The Costerfield operations inject approximately A$50 million annually into the local economy. Heathcote, the nearest town, is 10 km south of the mine. Mandalay sponsors many local events, including food and wine shows and the Heathcote community games. The company also organises the annual Victorian Rock Drill Competition, showcasing the unique skills that make narrow-vein mining successful at Costerfield, and has commissioned a feasibility study for a childcare centre
in Heathcote.

Understanding and listening to local stakeholders and the community has been critical to improving relationships over the time of Mandalay ownership. Even with a small team of four people in the sustainability department, the operation is able to liaise appropriately with the government and community, keeping it simple and making investments or other decisions that are reasonable and benefit local communities.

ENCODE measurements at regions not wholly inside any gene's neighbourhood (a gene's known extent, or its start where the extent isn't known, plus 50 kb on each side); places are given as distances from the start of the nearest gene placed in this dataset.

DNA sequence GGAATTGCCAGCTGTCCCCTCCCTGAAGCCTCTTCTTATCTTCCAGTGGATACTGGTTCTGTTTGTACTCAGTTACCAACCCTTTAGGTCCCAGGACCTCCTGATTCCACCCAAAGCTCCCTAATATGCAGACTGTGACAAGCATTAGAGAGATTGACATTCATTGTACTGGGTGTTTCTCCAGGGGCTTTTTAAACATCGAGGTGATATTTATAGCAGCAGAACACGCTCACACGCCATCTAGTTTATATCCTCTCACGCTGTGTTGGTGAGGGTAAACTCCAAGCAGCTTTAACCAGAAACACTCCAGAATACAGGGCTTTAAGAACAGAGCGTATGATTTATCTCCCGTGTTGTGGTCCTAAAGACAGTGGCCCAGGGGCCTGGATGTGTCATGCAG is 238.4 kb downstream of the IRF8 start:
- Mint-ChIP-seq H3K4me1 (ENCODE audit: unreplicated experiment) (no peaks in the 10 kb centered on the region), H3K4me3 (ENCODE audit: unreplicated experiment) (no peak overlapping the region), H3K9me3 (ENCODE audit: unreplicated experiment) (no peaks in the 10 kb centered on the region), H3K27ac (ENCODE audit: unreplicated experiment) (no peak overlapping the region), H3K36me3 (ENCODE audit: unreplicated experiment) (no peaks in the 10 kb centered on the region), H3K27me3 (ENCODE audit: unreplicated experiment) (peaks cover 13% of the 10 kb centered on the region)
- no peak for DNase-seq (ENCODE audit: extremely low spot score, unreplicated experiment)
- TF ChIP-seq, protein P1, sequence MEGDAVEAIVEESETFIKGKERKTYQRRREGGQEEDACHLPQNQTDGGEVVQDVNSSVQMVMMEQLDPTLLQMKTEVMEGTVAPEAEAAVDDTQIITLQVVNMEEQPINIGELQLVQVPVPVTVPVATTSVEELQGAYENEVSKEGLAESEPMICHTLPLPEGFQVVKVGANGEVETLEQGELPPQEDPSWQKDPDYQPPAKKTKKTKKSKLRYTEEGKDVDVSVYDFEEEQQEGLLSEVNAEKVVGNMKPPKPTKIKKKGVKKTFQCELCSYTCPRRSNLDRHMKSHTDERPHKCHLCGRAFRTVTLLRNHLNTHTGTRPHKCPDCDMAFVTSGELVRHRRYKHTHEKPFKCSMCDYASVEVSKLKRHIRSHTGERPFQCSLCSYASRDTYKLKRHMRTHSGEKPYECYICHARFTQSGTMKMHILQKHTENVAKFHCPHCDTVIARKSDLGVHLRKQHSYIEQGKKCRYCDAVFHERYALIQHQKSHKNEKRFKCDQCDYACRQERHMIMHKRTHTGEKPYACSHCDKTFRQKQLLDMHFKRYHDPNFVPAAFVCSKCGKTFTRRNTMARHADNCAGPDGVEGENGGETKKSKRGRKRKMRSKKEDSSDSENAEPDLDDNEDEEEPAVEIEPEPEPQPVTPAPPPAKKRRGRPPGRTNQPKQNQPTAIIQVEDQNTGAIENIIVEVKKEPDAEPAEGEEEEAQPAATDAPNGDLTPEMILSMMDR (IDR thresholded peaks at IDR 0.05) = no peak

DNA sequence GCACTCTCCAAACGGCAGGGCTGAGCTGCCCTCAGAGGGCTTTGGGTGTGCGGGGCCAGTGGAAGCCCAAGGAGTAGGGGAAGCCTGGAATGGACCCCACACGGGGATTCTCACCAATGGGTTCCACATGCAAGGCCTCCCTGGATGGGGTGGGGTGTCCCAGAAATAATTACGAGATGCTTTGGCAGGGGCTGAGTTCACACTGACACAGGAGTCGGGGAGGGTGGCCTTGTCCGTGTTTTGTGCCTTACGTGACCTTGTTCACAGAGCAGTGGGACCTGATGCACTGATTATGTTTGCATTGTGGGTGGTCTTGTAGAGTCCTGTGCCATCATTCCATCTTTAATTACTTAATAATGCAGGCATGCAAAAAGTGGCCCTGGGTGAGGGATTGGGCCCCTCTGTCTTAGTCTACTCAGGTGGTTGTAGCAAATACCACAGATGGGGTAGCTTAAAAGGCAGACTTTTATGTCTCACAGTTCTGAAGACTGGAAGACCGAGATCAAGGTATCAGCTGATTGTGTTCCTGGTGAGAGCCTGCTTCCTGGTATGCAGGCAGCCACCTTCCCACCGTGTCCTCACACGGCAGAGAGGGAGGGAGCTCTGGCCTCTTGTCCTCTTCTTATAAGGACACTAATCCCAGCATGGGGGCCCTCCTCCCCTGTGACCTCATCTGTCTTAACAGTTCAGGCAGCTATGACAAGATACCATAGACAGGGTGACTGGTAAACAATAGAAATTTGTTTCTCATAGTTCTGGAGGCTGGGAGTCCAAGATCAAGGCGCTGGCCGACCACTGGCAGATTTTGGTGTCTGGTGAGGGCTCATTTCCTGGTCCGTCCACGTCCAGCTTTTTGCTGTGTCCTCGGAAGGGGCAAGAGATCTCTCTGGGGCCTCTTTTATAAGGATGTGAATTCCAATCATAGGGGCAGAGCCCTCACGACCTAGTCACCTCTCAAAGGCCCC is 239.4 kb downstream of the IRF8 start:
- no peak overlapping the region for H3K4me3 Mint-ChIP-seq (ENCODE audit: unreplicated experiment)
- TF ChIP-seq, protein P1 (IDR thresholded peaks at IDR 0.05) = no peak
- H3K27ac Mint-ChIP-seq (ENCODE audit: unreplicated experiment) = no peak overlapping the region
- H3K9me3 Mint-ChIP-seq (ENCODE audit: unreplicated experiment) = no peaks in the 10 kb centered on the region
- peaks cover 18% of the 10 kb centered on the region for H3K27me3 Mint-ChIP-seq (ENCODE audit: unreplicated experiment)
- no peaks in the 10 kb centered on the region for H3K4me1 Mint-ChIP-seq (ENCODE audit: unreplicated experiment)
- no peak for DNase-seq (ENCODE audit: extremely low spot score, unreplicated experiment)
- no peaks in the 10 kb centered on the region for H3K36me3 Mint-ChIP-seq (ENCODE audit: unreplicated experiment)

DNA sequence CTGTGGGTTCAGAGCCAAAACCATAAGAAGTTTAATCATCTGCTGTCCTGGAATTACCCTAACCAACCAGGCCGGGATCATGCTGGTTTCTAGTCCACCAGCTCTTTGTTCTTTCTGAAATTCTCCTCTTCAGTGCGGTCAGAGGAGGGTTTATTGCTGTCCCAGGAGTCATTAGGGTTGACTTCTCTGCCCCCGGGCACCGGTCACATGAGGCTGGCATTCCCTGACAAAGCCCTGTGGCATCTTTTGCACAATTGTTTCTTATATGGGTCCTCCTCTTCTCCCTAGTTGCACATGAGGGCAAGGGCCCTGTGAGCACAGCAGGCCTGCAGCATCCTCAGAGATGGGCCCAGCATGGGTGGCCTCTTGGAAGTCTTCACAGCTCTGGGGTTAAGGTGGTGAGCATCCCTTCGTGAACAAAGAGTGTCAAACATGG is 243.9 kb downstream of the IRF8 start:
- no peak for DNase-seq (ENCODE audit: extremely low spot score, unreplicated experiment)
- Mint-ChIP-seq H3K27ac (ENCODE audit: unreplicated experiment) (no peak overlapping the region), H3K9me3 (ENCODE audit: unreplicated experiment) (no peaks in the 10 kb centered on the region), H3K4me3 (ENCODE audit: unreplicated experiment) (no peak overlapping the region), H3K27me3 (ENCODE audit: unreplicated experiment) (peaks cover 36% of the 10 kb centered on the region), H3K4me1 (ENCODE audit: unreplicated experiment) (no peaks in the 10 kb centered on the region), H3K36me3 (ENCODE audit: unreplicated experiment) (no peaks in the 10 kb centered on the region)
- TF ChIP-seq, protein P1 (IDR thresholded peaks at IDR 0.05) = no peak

Conclusion

Management and staff of the Costerfield mine have developed a system and culture for profitably working a small, 420 t/d, narrow-vein mining and processing operation. The workplace culture and company values have resulted in effective industrial relations and high-quality standards to minimise mining dilution. An innovative approach is taken to modifying current technology and methods to suit the narrow mining conditions, and good stakeholder engagement is emphasised. Finally,
an emphasis is placed on keeping
things simple.

References

SRK Consulting, 2015. Costerfield Operation, Victoria, Australia, NI-43-101 report [online], prepared for Mandalay Resources Corporation. Available from: www.mandalayresources.com/wp-content/uploads/2015/03/Costerfield_NI_43-101_Final_Mar_2015.pdf

SRK Consulting, 2016. Costerfield Operation, Victoria, Australia, NI-43-101 report [online], prepared for Mandalay Resources Corporation. Available from: http://www.mandalayresources.com/wp-content/uploads/2016/03/Mandalay-Costerfield-Technical-Report-2016.pdf

United States Antimony Corporation (USAC), 2015. Newsroom 2015 [online]. Available from: http://www.usantimony.com/2015_newsroom.htm